Ukraine investigating possible surveillance of former US ambassador Marie Yovanovitch

Ukrainian authorities have launched an investigation into possibly illegal surveillance of Marie Yovanovitch during her time as U.S. ambassador to Ukraine, according to multiple reports.

The announcement came two days after Democratic lawmakers in the United States released a trove of documents that showed Lev Parnas, an associate of President Donald Trump’s personal lawyer, communicating about Yovanovitch's removal as the ambassador to Ukraine.

"Ukraine's position is not to interfere in the domestic affairs of the United States of America," officials with Ukraine's Interior Ministry said Thursday in a statement obtained by ABC News. "However, the published records contain the fact of possible violation of the legislation of Ukraine and the Vienna Convention on Diplomatic Relations, which protects the rights of a diplomat in the territory of another country."

Documents released Tuesday by Democrats included messages exchanged between Parnas and Robert F. Hyde, a Republican congressional candidate from Connecticut, according to The Washington Post. In them, Hyde said he was in contact with people who were watching Yovanovitch, the New York Times reported.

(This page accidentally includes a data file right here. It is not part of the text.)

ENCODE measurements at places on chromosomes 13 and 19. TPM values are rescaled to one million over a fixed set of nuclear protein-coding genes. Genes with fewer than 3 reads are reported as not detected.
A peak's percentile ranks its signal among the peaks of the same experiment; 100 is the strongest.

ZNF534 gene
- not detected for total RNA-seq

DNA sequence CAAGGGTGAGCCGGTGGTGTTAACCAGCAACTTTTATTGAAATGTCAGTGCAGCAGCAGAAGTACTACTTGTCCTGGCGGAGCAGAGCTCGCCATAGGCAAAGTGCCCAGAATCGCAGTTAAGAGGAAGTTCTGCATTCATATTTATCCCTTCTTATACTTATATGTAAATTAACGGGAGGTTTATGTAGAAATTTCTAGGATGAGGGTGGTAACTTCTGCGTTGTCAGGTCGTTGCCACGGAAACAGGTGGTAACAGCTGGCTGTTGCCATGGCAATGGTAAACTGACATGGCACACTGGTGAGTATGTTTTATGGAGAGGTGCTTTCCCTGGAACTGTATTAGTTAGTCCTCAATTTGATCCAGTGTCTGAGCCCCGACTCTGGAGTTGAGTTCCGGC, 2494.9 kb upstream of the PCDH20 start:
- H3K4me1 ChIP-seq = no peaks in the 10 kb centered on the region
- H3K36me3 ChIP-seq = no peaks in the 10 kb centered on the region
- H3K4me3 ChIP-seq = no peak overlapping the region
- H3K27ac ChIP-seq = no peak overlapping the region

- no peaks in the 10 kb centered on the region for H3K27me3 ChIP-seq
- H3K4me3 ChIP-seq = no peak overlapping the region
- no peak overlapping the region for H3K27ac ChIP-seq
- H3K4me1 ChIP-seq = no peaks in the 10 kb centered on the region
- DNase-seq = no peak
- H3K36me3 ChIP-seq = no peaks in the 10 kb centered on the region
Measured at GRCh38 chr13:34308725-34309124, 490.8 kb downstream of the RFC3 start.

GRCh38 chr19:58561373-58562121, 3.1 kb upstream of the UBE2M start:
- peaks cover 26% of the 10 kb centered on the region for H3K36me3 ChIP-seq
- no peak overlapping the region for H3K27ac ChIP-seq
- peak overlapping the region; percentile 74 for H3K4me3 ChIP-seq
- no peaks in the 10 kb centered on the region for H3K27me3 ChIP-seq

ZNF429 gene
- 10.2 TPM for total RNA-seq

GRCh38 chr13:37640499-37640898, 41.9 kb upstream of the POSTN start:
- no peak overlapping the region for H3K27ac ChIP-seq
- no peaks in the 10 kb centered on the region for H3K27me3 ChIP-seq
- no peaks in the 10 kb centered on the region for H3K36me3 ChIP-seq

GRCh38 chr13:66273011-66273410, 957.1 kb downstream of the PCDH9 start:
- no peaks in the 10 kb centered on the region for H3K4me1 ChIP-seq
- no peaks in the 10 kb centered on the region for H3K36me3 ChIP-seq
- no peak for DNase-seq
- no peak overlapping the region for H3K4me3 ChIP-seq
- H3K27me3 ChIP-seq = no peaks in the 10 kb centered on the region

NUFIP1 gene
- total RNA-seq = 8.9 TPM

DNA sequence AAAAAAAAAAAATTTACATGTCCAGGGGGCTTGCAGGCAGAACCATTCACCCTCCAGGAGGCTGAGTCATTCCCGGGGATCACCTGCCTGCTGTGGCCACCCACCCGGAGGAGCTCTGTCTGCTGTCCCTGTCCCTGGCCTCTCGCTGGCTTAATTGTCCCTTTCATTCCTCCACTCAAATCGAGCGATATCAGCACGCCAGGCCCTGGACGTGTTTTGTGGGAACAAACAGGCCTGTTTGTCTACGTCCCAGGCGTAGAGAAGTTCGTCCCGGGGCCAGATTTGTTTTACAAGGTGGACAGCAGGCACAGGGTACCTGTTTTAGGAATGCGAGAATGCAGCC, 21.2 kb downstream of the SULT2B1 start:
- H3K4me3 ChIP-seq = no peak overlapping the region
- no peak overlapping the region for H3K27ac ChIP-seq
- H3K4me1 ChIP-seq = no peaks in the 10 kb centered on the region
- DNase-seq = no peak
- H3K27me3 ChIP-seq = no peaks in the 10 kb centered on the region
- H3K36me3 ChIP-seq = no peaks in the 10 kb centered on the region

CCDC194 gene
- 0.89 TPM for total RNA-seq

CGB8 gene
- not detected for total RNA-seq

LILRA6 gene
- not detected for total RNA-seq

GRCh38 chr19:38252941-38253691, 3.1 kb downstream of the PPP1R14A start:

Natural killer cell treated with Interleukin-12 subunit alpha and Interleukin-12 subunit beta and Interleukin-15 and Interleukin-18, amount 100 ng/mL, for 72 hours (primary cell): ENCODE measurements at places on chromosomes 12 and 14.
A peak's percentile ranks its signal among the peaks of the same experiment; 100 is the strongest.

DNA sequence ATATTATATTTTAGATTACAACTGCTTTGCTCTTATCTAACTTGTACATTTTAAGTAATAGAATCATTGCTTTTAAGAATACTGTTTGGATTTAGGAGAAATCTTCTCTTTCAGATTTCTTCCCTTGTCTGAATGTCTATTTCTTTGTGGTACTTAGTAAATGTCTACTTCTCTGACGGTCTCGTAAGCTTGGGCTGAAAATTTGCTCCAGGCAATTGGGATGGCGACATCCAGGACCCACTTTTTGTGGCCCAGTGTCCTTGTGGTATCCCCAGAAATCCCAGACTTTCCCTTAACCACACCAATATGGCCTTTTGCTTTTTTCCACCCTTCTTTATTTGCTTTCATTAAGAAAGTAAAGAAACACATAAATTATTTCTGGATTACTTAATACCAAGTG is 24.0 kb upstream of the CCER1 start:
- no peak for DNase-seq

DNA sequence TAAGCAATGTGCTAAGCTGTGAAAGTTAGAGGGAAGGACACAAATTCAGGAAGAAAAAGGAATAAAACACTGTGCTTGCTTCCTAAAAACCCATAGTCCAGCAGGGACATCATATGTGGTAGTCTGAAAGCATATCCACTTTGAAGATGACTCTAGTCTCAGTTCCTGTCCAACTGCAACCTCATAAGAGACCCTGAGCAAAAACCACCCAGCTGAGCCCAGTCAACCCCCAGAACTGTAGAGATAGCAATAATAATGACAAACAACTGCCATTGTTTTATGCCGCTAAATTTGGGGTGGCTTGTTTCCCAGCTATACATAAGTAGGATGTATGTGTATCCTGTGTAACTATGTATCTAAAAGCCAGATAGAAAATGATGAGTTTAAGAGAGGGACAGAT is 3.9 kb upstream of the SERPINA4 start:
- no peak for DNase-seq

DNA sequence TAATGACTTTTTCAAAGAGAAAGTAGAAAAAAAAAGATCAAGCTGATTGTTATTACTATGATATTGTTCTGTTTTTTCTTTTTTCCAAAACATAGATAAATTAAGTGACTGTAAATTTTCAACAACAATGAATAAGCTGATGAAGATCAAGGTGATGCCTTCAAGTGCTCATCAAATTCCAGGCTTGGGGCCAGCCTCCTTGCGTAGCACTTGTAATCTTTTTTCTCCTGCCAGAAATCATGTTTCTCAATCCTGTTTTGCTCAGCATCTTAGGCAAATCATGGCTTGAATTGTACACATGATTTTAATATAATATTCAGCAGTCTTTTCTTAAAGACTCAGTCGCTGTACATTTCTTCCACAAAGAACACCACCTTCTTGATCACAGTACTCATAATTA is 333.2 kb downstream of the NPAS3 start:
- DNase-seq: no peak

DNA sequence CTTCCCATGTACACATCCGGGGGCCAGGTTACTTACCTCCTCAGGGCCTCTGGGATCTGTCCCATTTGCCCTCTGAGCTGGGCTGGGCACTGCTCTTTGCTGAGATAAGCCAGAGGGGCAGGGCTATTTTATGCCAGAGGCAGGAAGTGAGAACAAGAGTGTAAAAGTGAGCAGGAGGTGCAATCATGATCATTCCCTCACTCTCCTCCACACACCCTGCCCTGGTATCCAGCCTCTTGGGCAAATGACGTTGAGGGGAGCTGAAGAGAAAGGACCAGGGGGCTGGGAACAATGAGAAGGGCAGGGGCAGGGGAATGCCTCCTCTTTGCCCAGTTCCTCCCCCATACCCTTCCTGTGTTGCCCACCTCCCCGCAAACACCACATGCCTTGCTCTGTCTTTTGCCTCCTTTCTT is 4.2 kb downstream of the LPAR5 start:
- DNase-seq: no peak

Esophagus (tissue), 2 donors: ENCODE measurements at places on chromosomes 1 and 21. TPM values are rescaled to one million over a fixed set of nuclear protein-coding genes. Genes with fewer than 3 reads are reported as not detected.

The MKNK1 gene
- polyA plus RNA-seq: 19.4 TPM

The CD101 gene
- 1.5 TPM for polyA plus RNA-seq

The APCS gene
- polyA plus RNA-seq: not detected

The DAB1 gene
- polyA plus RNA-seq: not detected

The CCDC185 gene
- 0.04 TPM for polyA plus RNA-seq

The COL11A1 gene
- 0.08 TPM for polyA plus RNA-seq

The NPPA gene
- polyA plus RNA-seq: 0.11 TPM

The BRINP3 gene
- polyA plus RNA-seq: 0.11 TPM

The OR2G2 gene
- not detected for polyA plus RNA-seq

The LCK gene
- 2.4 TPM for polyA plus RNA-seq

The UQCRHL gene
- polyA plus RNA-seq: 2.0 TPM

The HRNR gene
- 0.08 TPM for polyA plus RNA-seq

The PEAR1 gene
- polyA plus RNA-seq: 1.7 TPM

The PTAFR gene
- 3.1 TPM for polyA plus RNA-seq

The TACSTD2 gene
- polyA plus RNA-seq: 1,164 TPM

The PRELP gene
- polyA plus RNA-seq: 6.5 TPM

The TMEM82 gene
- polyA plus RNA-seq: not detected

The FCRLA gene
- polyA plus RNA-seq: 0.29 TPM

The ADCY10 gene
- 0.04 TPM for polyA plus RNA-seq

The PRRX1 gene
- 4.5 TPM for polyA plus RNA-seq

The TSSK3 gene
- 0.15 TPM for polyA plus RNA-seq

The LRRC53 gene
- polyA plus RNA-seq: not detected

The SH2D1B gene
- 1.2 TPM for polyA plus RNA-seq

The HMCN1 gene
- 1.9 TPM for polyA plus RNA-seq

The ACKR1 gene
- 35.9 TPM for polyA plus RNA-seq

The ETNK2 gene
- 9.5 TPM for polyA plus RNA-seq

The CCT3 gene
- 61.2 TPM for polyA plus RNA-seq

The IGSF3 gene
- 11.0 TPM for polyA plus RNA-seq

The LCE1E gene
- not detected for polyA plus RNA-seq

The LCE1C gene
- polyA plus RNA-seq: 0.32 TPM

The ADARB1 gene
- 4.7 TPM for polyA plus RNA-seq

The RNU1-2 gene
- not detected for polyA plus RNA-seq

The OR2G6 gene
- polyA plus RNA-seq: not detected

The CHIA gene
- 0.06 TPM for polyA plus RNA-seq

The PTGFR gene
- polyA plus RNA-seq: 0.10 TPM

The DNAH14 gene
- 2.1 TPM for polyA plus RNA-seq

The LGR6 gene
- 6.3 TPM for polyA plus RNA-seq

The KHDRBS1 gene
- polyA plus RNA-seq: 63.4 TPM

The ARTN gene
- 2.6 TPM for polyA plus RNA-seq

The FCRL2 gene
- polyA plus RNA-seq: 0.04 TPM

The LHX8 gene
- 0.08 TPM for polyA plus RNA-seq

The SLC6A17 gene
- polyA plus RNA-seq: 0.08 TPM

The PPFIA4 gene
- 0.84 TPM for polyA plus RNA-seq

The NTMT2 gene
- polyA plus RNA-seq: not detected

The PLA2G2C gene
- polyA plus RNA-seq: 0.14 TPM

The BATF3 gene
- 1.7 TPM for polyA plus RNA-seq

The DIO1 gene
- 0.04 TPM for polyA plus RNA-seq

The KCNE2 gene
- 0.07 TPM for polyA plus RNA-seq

"Ukraine cannot ignore such illegal activities on its territory," the statement from Ukraine's Internal Affairs Ministry said, according to the Times. "After analyzing these materials, the National Police of Ukraine upon their publication started criminal proceedings."

Officials said they were working to determine whether any laws had been violated or whether, "It was just bravado and fake conversation between two U.S. citizens," the Times reported.

The Interior Ministry also said it has requested the FBI provide relevant materials. Interior Minister Arsen Avakov “suggested that the U.S. side take part in the investigation,” the statement said.

Yovanovitch became ambassador to Ukraine in 2016, a post she held until President Donald Trump recalled her from the position in May 2019. She testified during Trump's impeachment hearings in the House that she believed the president pressured the State Department to fire her.

The Associated Press contributed to this report.

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